Blockchain's magic for enterprises

Join the Chain Gang

By Robert Kuefner October 1st, 2018

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— Much like how the technology used in microwave ovens was stumbled upon whilst developing radar, blockchain too was brought into the world as a means to an end rather than an end in itself. The technology was originally created as the underlying layer to the first cryptocurrency, Bitcoin. It fulfilled its purpose admirably, making Bitcoin the first hack-proof, sustainable digital alternative to fiat currency. Arguably more importantly though, it proved that decentralization in the digital era was achievable.

Gradually blockchain came out of the shadows and assumed an identity of its own. Instead of playing second fiddle to cryptocurrencies like Bitcoin, the technology emerged as an interesting, if the somewhat provocative solution to a vast array of applications and use-cases across a number of industries, many of which are yet to be explored and many more which simply don’t exist yet.


Indeed what started as ‘the Bitcoin revolution’ in the late 2000s has very much evolved into ‘the blockchain revolution’, and it’s a revolution that is still very much in its infancy. An increasing amount of people now recognize Bitcoin as simply the first application to be built on a blockchain and that it is by no means the best one. Several of those people are business owners and decision makers eager to carve out an edge for their companies, operations, and products. In this article, we’ll be exploring a few ways blockchain technology can be used to do just that.




Note: Blockchain is a subcategory of the broader term ‘Distributed Ledger Technology’. To learn more about the distinction please visit the nakamo.to Knowledge Base. For the sake of simplicity and brevity, I’ll be using the word ‘blockchain’ throughout this article.




It’s Magic, You Know

The double-edged sword for most new technologies is that they’re, well, new. Anything novel in an industry which evolves, changes and disrupts at the rate that the tech industry does is bound to attract all kinds of attention very, very quickly. To outsiders, this creates somewhat of a smokescreen. All new tech gets a similar reaction, so how is one to tell between the gold and brass before the opportunity to gain an advantage dissipates?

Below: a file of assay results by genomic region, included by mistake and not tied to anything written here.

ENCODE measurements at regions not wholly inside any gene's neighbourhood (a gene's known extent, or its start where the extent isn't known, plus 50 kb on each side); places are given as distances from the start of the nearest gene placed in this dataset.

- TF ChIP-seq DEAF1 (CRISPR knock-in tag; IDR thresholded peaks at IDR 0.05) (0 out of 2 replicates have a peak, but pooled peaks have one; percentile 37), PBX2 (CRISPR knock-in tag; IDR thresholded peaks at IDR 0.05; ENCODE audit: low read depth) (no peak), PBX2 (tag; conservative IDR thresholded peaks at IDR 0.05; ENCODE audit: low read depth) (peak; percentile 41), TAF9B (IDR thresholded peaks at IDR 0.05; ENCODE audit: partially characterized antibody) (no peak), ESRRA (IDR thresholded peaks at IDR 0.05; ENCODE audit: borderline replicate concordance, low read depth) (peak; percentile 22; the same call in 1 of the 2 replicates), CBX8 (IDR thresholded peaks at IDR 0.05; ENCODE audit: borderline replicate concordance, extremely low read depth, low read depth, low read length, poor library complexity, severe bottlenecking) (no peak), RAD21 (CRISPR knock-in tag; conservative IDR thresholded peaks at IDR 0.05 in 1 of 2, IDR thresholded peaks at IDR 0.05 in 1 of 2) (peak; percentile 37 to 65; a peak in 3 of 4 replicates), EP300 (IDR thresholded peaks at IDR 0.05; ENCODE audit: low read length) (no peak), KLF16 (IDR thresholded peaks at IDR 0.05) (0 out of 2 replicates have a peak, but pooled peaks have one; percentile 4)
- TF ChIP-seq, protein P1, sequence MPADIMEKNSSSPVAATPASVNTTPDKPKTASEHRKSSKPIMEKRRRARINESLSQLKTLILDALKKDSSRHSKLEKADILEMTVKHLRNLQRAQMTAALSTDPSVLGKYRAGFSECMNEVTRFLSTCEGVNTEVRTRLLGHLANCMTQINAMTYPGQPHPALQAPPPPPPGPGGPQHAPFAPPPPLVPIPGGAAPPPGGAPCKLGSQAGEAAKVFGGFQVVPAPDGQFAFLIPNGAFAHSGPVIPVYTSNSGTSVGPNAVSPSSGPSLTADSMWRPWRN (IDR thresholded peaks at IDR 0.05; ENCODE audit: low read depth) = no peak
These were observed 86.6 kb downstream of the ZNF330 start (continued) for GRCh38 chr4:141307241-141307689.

This has been a daunting task for companies of all sizes when sizing up blockchain technology. On the one hand, it is the deafening criticism of blockchain paired with a seemingly endless list of scams, fads and marketing stunts, and on the other, talk of the technology potentially completely revolutionizing businesses and industries. This leaves decision makers with a tough dilemma. Either take the plunge and risk jeopardizing the company’s image while burning though goodness knows much money, or do nothing at all, and risk your competitors running away with the first mover advantage while you sit and contemplate what might have been.


So blockchain, gold or brass? No prizes for guessing what I’ve gone with in this article. After over eight years in the cryptocurrency and blockchain space, I’ve seen, tried and tested enough to be sure. Blockchain is the first form of ledger to eliminate the need for a third party. It makes it possible for a ledger to be distributed among all those using it, putting the responsibility to maintain and validate it in the hands of those using it. The result is a decentralized system of data registry where transactions are instant, transparent, reliable and incorruptible. It is the first system to bypass the need to trust one another when conducting transactions of value — the implications of which will be profound and far-reaching.


Let’s not get carried away, though. Blockchain will not solve all of our problems. It’s a powerful tool yet still has a long way to go before its true impact can be felt. It’s functional, but it’s not yet refined. However, it's time will come and we can predict with reasonable accuracy what that will look like and where it might be applied. With that in mind, decision-makers the world over are exploring what problems blockchain is best suited to solving, how it can be applied and measured and where it would be the best fit. 


What is Blockchain?


Blockchain: Does it fit?

As with most things, to understand whether blockchain is a fit for a business, one must start by asking the right questions. Possibly the most important one to get right is ‘does blockchain fit my business needs?’ rather than ‘how can I fit blockchain into my business?’. But before one can even begin contemplating how blockchain can be used to one’s benefit, we first need to fully understand what the technology is capable of. To see how blockchain can help businesses we can start by looking at blockchain’s capabilities and characteristics:


1. Record Keeping